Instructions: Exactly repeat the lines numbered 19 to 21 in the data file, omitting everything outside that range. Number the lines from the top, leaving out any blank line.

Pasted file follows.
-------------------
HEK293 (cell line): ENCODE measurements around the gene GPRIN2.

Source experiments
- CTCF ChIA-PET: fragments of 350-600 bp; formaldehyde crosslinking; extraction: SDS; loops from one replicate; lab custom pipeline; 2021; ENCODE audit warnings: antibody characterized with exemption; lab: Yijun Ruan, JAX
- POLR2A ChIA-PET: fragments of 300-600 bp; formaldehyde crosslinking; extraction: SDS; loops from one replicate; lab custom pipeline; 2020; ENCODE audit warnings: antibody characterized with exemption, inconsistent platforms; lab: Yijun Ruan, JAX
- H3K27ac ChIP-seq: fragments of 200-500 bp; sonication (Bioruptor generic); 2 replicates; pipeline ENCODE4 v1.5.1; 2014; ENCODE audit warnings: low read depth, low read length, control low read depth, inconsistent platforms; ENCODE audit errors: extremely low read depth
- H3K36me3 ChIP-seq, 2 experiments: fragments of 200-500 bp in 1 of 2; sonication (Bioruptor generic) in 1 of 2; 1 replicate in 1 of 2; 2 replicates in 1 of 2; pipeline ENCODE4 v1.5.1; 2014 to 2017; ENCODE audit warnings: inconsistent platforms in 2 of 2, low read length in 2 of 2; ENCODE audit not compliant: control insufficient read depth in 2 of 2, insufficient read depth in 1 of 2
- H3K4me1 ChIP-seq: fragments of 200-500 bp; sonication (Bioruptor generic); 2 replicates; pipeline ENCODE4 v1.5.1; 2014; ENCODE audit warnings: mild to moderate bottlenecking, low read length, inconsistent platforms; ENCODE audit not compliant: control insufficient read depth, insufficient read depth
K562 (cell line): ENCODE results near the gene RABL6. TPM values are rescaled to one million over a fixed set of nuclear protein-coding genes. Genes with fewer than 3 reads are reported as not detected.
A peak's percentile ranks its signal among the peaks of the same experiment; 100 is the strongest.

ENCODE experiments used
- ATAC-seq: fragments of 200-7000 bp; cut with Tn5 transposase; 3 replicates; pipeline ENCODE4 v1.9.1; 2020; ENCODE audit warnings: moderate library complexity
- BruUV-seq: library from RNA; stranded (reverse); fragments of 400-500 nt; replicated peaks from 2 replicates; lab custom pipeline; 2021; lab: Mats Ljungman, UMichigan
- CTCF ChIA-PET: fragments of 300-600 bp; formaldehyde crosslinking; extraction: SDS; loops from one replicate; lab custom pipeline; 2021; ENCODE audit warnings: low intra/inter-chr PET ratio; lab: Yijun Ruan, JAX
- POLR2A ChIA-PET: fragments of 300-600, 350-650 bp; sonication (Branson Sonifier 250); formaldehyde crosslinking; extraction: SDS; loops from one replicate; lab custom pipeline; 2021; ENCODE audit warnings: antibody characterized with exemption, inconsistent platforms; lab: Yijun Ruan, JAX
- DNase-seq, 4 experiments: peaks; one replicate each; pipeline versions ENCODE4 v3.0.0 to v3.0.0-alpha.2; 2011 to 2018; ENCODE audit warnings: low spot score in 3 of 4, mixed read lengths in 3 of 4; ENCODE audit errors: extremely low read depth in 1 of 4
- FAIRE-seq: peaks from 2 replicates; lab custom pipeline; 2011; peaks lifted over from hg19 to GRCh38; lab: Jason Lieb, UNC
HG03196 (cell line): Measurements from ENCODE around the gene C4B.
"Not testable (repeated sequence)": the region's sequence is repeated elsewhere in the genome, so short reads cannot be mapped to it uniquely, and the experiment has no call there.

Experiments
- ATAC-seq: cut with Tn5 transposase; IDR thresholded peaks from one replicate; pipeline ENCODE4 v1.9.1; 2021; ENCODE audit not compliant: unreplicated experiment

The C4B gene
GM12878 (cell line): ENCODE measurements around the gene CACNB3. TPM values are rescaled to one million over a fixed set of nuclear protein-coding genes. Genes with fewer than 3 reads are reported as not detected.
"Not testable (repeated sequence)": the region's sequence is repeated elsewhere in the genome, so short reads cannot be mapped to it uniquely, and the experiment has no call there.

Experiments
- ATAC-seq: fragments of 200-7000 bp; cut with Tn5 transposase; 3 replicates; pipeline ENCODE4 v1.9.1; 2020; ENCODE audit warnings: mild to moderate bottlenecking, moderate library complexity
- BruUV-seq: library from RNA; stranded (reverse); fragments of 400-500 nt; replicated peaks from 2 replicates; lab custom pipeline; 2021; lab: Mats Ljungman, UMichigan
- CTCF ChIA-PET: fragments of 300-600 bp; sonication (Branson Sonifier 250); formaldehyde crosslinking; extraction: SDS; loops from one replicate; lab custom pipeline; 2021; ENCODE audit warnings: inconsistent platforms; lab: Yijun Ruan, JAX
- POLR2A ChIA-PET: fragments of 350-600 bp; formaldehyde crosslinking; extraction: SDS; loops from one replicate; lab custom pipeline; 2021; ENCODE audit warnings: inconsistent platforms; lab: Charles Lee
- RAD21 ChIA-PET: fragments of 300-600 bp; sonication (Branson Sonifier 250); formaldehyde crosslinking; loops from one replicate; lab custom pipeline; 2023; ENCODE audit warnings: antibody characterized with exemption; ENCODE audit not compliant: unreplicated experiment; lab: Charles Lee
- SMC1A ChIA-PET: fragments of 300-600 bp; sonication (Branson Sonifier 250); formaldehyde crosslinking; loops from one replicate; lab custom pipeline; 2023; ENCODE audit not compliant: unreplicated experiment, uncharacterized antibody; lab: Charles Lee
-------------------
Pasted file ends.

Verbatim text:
Experiments
- ATAC-seq: cut with Tn5 transposase; IDR thresholded peaks from one replicate; pipeline ENCODE4 v1.9.1; 2021; ENCODE audit not compliant: unreplicated experiment

The C4B gene